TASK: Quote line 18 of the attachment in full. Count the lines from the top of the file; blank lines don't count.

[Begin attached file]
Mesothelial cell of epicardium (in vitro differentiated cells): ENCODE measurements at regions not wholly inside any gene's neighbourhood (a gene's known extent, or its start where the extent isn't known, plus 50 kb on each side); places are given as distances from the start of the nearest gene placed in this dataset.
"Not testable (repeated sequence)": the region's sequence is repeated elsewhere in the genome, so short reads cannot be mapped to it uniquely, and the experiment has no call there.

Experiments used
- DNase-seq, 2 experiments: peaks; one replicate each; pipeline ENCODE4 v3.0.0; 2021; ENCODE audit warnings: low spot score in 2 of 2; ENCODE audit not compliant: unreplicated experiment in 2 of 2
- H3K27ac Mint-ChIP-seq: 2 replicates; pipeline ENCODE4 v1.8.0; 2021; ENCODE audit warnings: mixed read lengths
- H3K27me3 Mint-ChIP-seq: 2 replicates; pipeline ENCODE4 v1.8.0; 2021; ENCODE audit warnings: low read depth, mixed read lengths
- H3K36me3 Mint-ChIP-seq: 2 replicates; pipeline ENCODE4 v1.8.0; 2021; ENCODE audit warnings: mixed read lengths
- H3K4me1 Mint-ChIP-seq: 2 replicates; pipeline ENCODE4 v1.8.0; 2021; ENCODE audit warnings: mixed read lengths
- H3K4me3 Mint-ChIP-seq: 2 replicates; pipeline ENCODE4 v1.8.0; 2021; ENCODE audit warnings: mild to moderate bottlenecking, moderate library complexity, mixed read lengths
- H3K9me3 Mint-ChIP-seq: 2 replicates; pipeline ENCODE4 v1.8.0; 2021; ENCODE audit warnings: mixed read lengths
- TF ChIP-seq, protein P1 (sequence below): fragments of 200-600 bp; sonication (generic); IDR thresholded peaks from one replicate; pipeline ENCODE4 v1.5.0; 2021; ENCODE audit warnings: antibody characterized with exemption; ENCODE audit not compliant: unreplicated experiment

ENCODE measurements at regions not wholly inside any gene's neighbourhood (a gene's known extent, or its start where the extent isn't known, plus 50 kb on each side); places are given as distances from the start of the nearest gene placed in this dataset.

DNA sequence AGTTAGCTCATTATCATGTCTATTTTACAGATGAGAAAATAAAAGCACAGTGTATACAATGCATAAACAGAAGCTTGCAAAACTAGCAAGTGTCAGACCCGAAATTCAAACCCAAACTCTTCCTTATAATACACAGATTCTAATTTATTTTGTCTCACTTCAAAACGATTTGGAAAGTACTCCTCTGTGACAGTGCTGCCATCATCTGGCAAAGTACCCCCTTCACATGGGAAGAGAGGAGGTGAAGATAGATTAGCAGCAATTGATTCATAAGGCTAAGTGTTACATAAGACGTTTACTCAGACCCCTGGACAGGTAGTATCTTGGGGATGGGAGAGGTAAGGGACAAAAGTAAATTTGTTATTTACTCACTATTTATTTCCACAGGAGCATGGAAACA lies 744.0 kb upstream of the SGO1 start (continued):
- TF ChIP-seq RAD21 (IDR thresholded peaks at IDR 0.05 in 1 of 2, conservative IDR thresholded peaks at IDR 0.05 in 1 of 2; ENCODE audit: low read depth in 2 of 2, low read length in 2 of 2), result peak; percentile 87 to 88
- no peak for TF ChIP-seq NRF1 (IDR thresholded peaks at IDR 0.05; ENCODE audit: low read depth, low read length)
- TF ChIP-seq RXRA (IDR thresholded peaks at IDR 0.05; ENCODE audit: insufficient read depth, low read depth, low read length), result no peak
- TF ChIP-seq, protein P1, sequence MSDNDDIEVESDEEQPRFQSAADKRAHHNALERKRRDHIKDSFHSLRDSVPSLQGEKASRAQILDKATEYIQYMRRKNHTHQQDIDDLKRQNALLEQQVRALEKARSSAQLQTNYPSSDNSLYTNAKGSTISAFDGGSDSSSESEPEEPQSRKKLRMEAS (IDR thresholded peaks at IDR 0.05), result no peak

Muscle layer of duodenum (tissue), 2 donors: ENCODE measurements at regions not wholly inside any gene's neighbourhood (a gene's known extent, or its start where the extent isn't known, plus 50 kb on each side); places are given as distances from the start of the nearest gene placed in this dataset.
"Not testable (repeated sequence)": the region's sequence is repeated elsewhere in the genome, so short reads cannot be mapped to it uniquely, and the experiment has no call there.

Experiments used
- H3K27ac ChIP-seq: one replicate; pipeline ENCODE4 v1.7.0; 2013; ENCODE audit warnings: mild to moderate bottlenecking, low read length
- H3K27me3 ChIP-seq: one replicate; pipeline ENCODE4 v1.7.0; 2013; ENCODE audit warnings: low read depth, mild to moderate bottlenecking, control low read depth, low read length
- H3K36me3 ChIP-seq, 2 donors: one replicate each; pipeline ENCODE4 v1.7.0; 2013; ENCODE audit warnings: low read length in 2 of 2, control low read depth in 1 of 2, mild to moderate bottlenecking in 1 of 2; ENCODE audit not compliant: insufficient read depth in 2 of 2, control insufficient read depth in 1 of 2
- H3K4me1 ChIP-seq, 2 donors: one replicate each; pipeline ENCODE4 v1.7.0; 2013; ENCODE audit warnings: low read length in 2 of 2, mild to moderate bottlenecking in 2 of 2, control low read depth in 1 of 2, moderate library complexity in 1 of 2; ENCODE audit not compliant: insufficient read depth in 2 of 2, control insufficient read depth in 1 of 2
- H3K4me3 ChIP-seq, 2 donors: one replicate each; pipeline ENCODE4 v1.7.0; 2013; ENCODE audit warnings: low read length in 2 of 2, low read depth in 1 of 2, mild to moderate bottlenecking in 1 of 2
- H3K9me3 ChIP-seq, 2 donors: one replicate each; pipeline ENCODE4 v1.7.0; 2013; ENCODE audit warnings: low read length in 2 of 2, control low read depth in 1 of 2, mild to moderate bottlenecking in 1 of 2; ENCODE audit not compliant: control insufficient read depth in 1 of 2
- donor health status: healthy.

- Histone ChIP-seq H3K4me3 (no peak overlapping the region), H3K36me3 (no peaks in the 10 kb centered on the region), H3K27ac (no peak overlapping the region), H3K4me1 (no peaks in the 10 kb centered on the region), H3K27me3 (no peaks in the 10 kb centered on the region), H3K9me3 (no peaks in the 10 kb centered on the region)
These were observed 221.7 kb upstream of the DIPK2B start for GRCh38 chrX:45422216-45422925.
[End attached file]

Muscle layer of duodenum (tissue), 2 donors: ENCODE measurements at regions not wholly inside any gene's neighbourhood (a gene's known extent, or its start where the extent isn't known, plus 50 kb on each side); places are given as distances from the start of the nearest gene placed in this dataset.